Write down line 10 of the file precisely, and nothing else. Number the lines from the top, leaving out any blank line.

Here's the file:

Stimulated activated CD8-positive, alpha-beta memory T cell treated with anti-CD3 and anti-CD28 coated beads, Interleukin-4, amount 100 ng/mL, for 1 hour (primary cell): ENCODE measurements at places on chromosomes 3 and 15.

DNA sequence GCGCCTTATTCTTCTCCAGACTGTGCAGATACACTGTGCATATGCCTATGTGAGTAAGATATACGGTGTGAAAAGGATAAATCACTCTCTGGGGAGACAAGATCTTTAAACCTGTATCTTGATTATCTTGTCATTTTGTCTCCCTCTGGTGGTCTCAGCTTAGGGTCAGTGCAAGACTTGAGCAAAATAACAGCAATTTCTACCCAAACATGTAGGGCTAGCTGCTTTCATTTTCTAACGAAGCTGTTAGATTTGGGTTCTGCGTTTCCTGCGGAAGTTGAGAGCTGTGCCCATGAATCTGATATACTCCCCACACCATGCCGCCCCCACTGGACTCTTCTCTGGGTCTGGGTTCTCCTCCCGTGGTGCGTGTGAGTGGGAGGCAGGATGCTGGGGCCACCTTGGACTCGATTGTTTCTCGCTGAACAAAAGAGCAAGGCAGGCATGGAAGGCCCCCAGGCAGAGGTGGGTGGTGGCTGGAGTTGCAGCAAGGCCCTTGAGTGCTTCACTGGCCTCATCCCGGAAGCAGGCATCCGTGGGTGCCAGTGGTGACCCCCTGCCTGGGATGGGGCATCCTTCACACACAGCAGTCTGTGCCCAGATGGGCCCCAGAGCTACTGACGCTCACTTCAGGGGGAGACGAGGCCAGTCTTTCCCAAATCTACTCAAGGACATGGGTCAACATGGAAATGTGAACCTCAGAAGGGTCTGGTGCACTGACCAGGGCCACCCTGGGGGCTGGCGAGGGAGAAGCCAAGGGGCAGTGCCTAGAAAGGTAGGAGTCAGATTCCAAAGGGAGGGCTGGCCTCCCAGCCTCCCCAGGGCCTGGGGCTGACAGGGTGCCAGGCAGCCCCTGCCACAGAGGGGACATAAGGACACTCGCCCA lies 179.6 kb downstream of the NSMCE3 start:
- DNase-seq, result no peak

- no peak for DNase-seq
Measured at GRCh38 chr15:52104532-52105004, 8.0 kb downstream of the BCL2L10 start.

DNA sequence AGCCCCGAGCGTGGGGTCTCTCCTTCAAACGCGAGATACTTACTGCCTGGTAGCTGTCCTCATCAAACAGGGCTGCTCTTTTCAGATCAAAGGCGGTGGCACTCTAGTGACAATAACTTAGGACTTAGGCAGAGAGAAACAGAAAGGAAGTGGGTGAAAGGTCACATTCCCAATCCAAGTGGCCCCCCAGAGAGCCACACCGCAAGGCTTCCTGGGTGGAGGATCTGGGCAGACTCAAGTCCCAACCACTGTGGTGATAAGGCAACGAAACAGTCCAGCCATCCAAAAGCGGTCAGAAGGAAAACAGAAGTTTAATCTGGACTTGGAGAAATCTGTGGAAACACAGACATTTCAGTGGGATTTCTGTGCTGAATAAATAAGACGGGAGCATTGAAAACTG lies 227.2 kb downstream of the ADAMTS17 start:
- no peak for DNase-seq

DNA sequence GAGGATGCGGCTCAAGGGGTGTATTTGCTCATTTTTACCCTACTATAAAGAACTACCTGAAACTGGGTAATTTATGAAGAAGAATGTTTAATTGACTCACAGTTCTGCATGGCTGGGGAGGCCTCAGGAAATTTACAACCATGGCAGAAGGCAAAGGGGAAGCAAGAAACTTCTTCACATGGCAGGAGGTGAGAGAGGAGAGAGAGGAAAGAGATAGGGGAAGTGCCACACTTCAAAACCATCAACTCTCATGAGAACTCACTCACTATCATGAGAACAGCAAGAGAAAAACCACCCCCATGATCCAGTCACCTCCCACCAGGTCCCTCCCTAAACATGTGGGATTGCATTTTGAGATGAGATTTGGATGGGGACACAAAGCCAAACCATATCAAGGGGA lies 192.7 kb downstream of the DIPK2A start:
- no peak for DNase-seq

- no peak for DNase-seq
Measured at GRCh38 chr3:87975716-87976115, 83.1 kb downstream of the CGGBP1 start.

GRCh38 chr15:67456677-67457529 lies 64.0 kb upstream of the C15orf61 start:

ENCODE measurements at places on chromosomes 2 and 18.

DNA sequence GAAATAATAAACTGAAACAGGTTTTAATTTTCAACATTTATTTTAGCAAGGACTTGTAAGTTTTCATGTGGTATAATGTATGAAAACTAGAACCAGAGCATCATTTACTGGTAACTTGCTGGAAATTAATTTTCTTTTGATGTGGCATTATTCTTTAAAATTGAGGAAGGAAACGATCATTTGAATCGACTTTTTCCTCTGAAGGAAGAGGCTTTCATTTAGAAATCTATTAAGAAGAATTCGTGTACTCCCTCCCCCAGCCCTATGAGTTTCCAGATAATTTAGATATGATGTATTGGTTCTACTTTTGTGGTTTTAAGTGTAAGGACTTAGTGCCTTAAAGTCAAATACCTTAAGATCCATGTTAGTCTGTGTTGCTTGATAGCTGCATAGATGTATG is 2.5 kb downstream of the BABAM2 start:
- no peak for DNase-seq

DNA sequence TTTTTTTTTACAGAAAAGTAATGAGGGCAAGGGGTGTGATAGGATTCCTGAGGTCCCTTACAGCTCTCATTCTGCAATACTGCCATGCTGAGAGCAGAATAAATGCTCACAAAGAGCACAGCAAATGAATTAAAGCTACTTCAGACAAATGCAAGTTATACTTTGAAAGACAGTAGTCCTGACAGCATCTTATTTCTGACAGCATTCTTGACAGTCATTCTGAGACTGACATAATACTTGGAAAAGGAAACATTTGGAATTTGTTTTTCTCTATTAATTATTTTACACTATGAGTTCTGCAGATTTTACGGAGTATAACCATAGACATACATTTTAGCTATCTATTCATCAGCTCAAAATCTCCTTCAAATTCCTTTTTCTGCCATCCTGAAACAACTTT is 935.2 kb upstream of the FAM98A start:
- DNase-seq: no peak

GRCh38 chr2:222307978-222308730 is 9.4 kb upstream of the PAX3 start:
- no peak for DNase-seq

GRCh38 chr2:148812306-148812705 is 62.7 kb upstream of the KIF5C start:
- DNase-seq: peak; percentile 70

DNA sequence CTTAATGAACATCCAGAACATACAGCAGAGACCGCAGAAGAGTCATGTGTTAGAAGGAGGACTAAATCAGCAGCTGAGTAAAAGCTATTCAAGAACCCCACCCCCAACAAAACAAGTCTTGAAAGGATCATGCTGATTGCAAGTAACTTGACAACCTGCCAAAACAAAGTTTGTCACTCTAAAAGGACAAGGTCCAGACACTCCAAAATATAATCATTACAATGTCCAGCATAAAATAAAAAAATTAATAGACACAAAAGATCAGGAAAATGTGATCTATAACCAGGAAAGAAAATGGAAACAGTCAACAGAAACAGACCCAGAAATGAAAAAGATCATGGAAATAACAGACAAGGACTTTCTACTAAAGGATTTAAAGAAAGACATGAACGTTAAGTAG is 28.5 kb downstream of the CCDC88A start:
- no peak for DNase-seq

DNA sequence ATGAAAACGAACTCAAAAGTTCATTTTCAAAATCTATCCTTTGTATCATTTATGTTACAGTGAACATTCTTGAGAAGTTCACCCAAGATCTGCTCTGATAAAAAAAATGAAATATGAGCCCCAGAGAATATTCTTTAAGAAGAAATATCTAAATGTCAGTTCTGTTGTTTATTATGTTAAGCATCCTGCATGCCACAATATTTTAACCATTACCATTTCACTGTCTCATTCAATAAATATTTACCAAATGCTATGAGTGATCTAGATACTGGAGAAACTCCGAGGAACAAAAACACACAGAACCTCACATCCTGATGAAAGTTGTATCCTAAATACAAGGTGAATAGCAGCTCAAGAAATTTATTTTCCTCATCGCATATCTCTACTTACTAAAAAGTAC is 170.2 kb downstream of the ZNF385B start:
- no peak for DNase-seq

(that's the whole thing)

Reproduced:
- no peak for DNase-seq